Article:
Who would have thought whale watching could make such a vital socioeconomic contribution to Latin American Communities. This newly invented activity did not exist 40 years ago; it has been growing at an annual rate of 11.3 percent annually since 1998.
From May to December about a thousand of the southern right whales gather off Argentina’s Valdés Peninsula to reproduce. The curious mammals reach about 15 meters in length and weigh about 60 tons. The females of this baleen species are larger than the males, and produce one offspring at a time, every two to three years.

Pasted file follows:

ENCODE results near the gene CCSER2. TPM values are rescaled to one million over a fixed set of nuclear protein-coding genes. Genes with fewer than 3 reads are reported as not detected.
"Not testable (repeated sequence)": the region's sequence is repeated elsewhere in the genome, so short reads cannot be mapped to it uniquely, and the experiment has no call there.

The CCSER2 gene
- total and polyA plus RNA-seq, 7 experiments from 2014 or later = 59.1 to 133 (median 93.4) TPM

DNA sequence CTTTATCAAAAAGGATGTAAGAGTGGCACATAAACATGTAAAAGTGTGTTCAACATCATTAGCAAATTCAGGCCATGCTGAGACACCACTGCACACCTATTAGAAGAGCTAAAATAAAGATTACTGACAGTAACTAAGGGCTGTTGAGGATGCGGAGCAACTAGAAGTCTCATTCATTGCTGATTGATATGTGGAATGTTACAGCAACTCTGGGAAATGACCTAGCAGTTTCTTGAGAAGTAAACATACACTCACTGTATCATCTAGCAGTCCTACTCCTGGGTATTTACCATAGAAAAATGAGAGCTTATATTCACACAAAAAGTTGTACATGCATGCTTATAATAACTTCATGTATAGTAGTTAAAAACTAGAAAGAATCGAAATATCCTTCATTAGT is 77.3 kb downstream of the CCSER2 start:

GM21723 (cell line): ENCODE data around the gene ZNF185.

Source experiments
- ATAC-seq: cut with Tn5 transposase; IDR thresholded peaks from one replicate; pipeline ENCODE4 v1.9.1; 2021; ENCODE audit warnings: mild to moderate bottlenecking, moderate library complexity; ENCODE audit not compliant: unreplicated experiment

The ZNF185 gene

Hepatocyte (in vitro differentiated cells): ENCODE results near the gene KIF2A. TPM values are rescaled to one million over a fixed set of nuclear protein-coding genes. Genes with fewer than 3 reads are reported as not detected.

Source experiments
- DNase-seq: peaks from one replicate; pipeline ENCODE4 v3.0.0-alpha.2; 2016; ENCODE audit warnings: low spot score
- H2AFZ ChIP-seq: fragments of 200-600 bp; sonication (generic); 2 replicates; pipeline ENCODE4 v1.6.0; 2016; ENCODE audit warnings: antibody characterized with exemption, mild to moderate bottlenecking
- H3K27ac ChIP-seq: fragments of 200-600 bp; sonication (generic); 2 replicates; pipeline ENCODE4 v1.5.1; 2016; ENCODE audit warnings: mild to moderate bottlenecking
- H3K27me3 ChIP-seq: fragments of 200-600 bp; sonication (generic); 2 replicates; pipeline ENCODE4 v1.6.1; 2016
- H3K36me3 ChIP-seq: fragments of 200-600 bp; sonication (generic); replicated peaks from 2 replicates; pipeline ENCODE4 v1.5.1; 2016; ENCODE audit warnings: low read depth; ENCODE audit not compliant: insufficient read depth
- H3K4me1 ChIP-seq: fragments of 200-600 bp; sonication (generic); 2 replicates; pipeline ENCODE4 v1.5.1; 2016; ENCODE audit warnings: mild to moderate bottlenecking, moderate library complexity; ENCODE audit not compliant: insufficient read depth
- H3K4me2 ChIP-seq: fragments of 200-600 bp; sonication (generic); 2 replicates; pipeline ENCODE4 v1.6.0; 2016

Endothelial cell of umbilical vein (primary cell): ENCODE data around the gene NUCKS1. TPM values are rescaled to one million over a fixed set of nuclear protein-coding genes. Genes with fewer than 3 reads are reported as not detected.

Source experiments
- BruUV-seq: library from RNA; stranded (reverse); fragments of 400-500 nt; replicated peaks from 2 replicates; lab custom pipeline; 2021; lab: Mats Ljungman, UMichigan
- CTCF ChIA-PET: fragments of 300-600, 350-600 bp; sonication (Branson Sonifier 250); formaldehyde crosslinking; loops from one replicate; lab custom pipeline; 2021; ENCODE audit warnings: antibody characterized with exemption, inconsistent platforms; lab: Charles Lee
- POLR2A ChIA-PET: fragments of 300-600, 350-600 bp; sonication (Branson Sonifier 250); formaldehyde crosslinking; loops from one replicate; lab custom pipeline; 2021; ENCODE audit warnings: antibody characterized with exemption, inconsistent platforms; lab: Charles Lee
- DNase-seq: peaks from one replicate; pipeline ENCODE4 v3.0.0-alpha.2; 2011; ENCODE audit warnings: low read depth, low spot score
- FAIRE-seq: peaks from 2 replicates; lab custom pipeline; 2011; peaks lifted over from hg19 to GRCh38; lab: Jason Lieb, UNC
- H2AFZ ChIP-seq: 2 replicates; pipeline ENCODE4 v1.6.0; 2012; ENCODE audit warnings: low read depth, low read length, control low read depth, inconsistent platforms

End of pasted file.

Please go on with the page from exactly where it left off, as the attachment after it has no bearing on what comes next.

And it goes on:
In terms of tourism the whale watching industry in Argentina totaled 62 million dollars in 2006, according to a study. Not to worry animal lovers, there have been a series of laws passed in order to protect these creatures from the overly excited tourists. “It’s important that it be done in a responsible way,” Roxana Schteinbarg comments of whale watching tourism, of the Buenos Aires-based Whale Conservation Institute (ICB, Institute de Conservación de Ballenas).